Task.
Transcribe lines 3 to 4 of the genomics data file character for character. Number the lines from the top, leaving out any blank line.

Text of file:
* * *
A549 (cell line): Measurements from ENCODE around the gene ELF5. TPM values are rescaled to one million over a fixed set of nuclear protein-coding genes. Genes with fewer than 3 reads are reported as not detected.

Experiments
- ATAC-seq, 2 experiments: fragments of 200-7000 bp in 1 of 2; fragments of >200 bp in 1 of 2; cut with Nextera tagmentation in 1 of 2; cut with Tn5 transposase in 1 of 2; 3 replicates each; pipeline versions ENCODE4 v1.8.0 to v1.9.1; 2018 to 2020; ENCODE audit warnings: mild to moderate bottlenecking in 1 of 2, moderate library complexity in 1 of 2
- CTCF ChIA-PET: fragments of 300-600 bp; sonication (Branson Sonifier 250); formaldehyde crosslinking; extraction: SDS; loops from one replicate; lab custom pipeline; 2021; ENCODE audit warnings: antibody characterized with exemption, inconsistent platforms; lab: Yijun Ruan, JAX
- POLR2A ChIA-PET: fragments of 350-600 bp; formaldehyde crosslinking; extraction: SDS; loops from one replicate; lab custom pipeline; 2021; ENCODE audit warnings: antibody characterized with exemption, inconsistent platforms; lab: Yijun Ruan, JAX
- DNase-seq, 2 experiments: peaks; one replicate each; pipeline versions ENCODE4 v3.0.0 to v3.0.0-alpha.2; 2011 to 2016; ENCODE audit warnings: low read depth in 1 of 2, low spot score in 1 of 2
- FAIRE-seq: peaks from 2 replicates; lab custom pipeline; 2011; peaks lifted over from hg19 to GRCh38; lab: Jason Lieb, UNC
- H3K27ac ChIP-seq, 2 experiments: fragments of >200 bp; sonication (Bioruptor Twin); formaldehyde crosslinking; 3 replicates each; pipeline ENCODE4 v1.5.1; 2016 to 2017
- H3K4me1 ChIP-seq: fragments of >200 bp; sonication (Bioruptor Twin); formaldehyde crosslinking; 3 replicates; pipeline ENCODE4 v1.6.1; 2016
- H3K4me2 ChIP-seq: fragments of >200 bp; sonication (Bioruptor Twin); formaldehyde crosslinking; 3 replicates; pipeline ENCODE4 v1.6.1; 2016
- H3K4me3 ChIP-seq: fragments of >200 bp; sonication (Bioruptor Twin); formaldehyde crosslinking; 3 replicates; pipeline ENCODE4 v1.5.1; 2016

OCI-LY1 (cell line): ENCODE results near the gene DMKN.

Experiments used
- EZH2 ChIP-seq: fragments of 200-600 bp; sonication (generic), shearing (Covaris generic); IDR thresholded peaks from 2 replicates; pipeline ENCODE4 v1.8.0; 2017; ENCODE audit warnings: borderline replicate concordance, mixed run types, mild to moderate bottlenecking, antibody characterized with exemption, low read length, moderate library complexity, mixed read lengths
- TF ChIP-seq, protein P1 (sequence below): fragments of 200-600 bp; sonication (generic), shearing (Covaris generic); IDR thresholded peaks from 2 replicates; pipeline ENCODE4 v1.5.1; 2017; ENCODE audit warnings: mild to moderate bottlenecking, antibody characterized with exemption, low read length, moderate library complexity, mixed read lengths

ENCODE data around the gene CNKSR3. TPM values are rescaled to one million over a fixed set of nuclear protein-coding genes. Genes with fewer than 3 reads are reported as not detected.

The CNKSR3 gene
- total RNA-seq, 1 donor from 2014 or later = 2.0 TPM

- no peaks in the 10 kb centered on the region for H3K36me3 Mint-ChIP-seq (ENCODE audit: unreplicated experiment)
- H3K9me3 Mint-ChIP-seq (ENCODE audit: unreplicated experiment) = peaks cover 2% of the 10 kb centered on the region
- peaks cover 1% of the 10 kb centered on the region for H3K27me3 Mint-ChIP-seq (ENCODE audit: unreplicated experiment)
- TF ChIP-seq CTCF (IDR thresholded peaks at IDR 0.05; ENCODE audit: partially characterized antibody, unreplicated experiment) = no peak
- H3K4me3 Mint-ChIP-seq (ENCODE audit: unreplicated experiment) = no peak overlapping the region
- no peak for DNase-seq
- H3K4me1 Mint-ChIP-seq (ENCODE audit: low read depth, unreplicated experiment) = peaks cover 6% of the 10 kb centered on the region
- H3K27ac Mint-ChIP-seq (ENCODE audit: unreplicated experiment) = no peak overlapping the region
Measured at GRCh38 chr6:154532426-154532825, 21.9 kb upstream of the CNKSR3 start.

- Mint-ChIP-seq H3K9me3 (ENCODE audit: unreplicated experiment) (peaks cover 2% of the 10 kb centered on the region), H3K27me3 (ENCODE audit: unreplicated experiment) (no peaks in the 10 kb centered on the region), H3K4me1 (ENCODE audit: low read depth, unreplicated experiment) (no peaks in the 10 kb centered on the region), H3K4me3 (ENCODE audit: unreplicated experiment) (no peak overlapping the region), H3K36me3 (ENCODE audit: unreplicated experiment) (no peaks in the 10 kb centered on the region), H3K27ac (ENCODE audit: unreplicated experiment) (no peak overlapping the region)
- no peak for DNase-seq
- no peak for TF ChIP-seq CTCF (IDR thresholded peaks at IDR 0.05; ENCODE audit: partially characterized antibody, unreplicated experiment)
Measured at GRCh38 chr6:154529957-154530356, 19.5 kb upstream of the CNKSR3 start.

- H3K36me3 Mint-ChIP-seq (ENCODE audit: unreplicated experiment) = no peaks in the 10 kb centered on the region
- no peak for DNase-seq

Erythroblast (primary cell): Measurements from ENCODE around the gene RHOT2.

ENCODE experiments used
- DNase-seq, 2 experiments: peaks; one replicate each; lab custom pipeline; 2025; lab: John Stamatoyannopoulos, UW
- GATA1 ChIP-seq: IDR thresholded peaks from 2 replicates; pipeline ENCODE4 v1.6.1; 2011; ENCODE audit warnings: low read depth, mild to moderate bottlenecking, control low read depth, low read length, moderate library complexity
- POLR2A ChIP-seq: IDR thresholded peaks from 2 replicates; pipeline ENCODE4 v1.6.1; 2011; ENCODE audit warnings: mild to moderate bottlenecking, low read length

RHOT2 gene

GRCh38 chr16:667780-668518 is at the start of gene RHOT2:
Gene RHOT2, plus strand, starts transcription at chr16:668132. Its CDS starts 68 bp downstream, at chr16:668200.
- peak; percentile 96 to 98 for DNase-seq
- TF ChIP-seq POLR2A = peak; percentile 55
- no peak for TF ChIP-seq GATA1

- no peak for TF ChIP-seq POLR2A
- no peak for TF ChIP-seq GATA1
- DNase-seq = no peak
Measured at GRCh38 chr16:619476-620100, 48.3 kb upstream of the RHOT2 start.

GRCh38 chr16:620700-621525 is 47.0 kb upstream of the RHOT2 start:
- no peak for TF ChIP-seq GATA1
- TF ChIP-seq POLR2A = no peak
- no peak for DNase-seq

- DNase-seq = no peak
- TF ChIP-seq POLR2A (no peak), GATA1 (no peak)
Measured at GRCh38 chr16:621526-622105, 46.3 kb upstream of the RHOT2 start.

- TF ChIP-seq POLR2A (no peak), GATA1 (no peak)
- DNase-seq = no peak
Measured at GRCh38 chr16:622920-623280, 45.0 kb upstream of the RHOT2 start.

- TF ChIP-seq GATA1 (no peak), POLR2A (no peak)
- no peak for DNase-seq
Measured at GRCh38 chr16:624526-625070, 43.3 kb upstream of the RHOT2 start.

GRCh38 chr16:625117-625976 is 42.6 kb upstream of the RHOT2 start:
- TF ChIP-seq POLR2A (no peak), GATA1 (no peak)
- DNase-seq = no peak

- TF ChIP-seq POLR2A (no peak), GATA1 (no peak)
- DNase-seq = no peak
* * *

- ATAC-seq, 2 experiments: fragments of 200-7000 bp in 1 of 2; fragments of >200 bp in 1 of 2; cut with Nextera tagmentation in 1 of 2; cut with Tn5 transposase in 1 of 2; 3 replicates each; pipeline versions ENCODE4 v1.8.0 to v1.9.1; 2018 to 2020; ENCODE audit warnings: mild to moderate bottlenecking in 1 of 2, moderate library complexity in 1 of 2
- CTCF ChIA-PET: fragments of 300-600 bp; sonication (Branson Sonifier 250); formaldehyde crosslinking; extraction: SDS; loops from one replicate; lab custom pipeline; 2021; ENCODE audit warnings: antibody characterized with exemption, inconsistent platforms; lab: Yijun Ruan, JAX